For many Americans, HBCUs have long been seen as second-tier schools born of an era of segregation. Because of that, Hannah-Jones’s decision to decline an offer of tenure at the University of North Carolina at Chapel Hill in favor of a position at Howard resonates more loudly.
In a statement, Hannah-Jones took a swipe at years of American thinking that the learning havens built for Black students, some before the Civil War, were second-class institutions.
“I have decided that instead of fighting to prove I belong at an institution that until 1955 prohibited Black Americans from attending, I am instead going to work in the legacy of a university not built by the enslaved but for those who once were,” she said.
The same day, Howard announced that Coates was also joining its English faculty.
“I hope one of the things that's going to happen by this bright light being shined on Howard with Nikole Hannah-Jones and Ta-Nehisi Coates joining the faculty is that people are actually going to learn how extraordinary those faculties have always been,” Lomax said. “How diverse those faculties have always been, and how rich the classroom and the research and the library experience has been, at Howard, at Hampton, at Morehouse, at Spellman, at Xavier, at Morgan State.”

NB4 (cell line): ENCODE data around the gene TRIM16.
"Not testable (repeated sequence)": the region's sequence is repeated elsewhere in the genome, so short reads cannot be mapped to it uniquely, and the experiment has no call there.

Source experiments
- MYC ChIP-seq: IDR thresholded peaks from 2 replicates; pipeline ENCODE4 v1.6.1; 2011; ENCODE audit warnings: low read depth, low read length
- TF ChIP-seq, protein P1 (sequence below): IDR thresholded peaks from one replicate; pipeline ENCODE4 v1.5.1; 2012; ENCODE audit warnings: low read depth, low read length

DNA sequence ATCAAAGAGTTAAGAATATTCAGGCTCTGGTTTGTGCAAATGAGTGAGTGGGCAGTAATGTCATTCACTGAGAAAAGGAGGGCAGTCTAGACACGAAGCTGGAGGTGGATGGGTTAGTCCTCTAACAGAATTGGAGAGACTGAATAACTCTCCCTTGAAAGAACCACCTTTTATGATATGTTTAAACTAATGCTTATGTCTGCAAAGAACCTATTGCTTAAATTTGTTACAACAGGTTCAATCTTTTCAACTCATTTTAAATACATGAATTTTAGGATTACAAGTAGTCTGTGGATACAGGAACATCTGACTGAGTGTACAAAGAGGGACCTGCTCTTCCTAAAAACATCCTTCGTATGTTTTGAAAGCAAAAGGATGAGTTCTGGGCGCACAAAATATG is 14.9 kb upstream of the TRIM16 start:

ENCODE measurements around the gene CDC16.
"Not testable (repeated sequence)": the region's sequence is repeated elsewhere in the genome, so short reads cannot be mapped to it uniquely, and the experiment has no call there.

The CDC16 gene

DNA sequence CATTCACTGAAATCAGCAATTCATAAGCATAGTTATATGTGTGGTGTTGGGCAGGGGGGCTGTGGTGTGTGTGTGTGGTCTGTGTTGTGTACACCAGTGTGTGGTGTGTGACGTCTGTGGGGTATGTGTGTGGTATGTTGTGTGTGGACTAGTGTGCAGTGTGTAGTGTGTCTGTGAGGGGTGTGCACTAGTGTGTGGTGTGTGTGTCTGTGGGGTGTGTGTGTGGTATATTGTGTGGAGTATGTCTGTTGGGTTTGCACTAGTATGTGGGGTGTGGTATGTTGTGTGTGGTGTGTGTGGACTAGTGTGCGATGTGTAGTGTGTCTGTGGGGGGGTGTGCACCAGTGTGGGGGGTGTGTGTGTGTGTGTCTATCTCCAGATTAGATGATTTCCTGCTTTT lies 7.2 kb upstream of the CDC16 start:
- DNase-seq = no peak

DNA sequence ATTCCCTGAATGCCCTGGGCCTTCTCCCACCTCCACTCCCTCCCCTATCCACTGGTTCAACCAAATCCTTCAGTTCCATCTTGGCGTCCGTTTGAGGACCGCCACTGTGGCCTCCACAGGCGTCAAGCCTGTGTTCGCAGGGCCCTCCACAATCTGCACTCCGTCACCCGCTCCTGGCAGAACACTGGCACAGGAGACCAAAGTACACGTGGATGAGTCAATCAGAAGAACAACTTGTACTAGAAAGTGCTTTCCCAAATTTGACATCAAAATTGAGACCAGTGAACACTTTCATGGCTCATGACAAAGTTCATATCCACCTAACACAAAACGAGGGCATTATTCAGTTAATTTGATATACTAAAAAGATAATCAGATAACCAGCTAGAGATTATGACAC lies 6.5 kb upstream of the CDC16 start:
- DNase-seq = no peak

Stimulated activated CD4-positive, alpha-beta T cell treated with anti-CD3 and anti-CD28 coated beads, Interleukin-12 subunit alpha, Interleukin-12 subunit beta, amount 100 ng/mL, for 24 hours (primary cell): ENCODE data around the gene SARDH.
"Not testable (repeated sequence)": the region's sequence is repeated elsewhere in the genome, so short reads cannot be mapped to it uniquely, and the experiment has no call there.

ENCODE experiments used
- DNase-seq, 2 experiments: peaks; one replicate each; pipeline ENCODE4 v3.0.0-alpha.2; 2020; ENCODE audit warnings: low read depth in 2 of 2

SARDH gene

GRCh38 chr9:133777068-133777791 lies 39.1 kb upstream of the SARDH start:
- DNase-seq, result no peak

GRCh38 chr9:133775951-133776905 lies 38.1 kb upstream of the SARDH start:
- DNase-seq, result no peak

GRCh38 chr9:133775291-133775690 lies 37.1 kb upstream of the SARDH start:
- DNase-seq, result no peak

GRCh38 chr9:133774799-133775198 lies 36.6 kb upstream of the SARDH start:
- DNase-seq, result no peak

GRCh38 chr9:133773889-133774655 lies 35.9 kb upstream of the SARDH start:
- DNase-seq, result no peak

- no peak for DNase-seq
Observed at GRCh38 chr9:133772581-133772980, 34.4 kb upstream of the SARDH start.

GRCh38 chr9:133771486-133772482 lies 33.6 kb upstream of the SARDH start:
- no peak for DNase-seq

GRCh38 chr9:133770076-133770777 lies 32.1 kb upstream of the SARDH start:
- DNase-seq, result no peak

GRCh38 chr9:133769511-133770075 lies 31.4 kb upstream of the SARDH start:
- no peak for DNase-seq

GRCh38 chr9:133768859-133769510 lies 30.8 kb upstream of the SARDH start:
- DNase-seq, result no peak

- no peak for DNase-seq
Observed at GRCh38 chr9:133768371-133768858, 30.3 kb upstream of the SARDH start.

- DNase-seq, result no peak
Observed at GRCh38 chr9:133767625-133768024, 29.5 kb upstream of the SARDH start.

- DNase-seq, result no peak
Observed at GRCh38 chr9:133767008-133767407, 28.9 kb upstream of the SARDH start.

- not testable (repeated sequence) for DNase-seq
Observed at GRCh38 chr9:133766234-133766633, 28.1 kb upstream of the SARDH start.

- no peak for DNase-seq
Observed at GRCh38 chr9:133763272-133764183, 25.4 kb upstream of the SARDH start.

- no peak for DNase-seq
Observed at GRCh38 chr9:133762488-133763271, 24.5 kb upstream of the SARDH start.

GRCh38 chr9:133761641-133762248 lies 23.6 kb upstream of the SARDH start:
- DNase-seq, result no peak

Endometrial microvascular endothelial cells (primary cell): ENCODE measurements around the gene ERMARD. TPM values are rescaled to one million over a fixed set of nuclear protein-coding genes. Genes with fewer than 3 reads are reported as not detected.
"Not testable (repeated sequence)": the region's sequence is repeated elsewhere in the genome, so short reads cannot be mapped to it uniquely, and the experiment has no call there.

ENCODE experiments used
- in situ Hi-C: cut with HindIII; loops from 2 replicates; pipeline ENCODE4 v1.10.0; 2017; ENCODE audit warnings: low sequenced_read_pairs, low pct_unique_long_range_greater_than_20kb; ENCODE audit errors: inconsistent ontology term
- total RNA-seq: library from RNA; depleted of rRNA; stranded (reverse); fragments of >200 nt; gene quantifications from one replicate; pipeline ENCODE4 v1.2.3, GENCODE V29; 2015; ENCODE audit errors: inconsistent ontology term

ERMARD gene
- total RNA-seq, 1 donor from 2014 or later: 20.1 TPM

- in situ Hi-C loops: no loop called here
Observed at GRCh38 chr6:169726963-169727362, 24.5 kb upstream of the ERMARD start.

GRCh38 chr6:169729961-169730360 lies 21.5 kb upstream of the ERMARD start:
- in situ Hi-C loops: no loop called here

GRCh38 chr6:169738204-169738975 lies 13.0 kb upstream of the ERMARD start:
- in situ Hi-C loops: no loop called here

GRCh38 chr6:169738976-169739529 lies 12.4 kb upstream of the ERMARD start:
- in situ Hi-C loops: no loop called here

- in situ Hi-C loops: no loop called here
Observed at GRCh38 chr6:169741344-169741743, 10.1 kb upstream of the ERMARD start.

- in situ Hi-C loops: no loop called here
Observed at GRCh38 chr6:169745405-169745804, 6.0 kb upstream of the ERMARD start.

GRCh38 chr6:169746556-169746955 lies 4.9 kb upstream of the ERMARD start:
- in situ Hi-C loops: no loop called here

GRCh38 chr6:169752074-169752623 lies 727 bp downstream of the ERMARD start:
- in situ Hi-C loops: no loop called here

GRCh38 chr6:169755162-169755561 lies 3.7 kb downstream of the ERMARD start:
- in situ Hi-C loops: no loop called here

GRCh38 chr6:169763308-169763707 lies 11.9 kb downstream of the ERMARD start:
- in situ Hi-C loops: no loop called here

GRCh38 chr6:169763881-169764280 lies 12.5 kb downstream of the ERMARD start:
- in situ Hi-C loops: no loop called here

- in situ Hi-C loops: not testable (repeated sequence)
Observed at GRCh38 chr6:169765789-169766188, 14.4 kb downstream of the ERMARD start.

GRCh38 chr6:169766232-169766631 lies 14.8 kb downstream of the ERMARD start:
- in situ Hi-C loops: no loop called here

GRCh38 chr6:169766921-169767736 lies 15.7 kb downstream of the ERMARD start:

Last week, during a press conference at the NBA finals, Phoenix Suns point guard Chris Paul was asked whether his attire promoting HBCUs was “coincidental.”
“It’s not coincidental. I’m enrolled in Winston-Salem State. I’m a student,” he responded.
Paul, who is also taking a course at North Carolina A&T, another HBCU, went on to say that he hoped to use his platform to make sure the schools “get that spotlight.”
In her remarks at Howard, Harris credited the school with helping her build her career.
“Howard University is a very important part of why I stand before you at this very moment, as the vice president of the United States of America,” she said.
At a time when the nation has been grappling with its own history and how to teach students about it in the classroom, Lomax thinks it’s no surprise that HBCUs have become a big part of the conversation.
“They have done that work with limited resources, little respect and recognition and support, and in this time of Black Lives Matter, in this era when we are asking questions as a nation about inequality and inequity,” Lomax said, “I think that it would stand to reason that Black colleges would matter as well. And so I think there is greater attention.”
But to sustain the momentum of what much of Black America already knew, Lomax stressed the importance of telling the HBCUs’ story effectively and changing the “second-class” narrative of what he called engines of socioeconomic mobility, referring to the HBCUs’ role of consistently moving their graduates from low-income to middle-income status.
“There are 101 institutions, and all of them have great faculty and great students, but they don't have the resources that they need to have, and they should be getting more,” Lomax said.